Central Data Catalog

Citation Information

Type Working Paper - International Initiative for Impact Evaluation (3ie)
Title IImpact evaluation and interventions to adress climate change
Publication (Day/Month/Year) 2010
URL https://www.climate-eval.org/sites/default/files/evaluations/530 Impact Evaluation and Interventions​to Address Climate Change - A Scoping Study.pdf
Climate change is at the top of the international policy agenda. While differences in
interests and negotiating positions make ongoing negotiations challenging, there is
broad agreement on the need to tackle the causes and consequences of global
climatic change. But although the evidence base on the science of climate change is
overwhelming, there is less of a consensus around the effectiveness of policies and
interventions designed to bring about behaviour change for mitigation and
adaptation. So far very few rigorous impact evaluations of climate change
interventions have been undertaken: the evidence base to guide policy-makers
needs strengthening.
This paper argues that to support the effective allocation of substantial climate
funds, the selection and design of climate change interventions (both mitigation and
adaptation) should be based on evidence of what works, what doesn’t, under what
circumstances and at what cost. This paper is intended to be of relevance to climate
change professionals on the one hand, and impact evaluators on the other. However,
as the applicability of IE techniques to climate change interventions has not been
widely considered, the paper does not purport to be comprehensive or exhaustive.
Instead, it sketches out the terrain on which future studies might build.
Section 2 of the paper provides an introduction to climate change, policy responses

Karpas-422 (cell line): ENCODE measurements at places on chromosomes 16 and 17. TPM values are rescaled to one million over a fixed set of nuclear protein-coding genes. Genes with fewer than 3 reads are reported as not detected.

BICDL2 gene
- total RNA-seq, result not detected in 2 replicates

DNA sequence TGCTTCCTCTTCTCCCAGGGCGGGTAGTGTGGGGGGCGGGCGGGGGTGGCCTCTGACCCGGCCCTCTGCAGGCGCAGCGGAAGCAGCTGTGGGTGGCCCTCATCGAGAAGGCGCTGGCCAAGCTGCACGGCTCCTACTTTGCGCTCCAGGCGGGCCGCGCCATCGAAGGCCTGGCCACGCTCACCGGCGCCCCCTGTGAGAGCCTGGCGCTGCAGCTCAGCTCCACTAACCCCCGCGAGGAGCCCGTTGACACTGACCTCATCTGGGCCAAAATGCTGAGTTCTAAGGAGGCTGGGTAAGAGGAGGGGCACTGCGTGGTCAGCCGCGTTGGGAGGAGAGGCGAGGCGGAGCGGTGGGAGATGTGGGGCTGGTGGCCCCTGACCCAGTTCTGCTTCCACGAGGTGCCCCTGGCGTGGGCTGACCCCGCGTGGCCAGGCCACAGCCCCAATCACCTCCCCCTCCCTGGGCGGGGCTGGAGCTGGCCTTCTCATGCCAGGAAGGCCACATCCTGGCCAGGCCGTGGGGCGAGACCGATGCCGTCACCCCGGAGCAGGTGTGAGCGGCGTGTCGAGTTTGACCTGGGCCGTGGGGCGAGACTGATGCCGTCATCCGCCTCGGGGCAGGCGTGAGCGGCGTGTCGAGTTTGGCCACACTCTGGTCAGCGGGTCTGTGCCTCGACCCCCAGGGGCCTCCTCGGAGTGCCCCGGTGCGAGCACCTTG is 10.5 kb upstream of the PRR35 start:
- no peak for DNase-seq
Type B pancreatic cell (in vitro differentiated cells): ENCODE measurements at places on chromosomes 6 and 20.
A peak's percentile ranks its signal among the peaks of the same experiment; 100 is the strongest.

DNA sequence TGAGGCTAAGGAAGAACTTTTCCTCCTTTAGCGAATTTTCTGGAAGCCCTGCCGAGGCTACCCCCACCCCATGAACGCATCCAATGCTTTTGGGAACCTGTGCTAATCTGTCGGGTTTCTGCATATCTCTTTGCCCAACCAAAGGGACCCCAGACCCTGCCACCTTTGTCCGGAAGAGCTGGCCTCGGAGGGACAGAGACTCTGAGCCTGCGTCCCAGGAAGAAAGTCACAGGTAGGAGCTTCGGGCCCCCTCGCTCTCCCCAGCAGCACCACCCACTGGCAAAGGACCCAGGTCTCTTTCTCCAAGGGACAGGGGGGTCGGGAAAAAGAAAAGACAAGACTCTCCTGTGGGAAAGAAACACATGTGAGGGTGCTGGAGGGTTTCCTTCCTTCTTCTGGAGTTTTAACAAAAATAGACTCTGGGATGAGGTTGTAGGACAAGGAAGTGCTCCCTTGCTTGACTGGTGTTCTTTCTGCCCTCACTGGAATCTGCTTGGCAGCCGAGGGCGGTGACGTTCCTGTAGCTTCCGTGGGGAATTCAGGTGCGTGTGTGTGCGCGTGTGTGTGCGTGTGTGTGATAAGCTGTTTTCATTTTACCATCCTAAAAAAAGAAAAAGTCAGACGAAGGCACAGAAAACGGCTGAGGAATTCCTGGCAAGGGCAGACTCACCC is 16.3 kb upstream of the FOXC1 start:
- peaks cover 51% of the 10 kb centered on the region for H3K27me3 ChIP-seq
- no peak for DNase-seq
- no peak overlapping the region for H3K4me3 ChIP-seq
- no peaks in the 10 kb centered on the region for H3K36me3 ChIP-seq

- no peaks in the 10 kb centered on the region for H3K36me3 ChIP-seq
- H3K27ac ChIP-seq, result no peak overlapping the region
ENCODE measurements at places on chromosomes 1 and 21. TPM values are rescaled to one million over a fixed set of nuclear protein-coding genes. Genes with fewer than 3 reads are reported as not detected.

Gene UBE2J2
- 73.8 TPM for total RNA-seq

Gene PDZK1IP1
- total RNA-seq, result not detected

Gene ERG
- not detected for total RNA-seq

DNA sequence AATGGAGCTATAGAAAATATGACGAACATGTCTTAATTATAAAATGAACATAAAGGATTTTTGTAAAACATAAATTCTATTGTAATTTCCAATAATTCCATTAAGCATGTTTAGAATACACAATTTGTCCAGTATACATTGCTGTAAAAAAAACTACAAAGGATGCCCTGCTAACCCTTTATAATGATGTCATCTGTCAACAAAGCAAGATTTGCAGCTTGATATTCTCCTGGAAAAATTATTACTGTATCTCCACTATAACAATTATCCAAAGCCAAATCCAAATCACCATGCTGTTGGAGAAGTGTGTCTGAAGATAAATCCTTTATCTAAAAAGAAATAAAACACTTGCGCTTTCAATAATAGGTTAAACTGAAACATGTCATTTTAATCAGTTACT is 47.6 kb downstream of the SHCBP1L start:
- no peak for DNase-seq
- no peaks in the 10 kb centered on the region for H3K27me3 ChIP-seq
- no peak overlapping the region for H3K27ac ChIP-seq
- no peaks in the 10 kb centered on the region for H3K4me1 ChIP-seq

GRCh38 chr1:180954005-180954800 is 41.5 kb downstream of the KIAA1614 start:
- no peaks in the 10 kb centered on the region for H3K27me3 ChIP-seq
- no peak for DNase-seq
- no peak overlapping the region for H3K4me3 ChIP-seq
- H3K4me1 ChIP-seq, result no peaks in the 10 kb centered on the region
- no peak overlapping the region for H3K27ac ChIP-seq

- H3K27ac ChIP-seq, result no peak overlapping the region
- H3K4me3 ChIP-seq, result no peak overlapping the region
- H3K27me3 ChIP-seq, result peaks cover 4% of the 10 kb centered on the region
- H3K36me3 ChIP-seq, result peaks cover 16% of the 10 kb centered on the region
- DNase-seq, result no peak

and sources of funding. We briefly summarise the science of climate change and its
physical impacts, provide some background on what is meant by mitigation and
adaptation, and provide an overview of the main financial resources available
through the United Nations Framework Convention on Climate Change (UNFCCC) and
other multilateral sources.
The remaining sections of the paper discuss impact evaluation in relation to climate
change interventions. Section 3 provides a brief introduction to IE, a summary of
how it has been applied to climate change and related environmental interventions in
developing countries to date, and a brief discussion of the limits and opportunities in
applying rigorous IE to climate change interventions. The fourth and fifth sections
focus on some of the key areas relevant for mitigation and adaptation interventions,
respectively, and suggest ways in which IEs could be implemented, using evaluations
in other policy fields as examples. As stated above, there is ample scientific evidence
of the fact of climate change, and of the science behind proposed interventions for
mitigation and adaptation. But underlying the success of these interventions is
behaviour change, and it is this behaviour change which has been inadequately
evaluated. The sixth section concludes.

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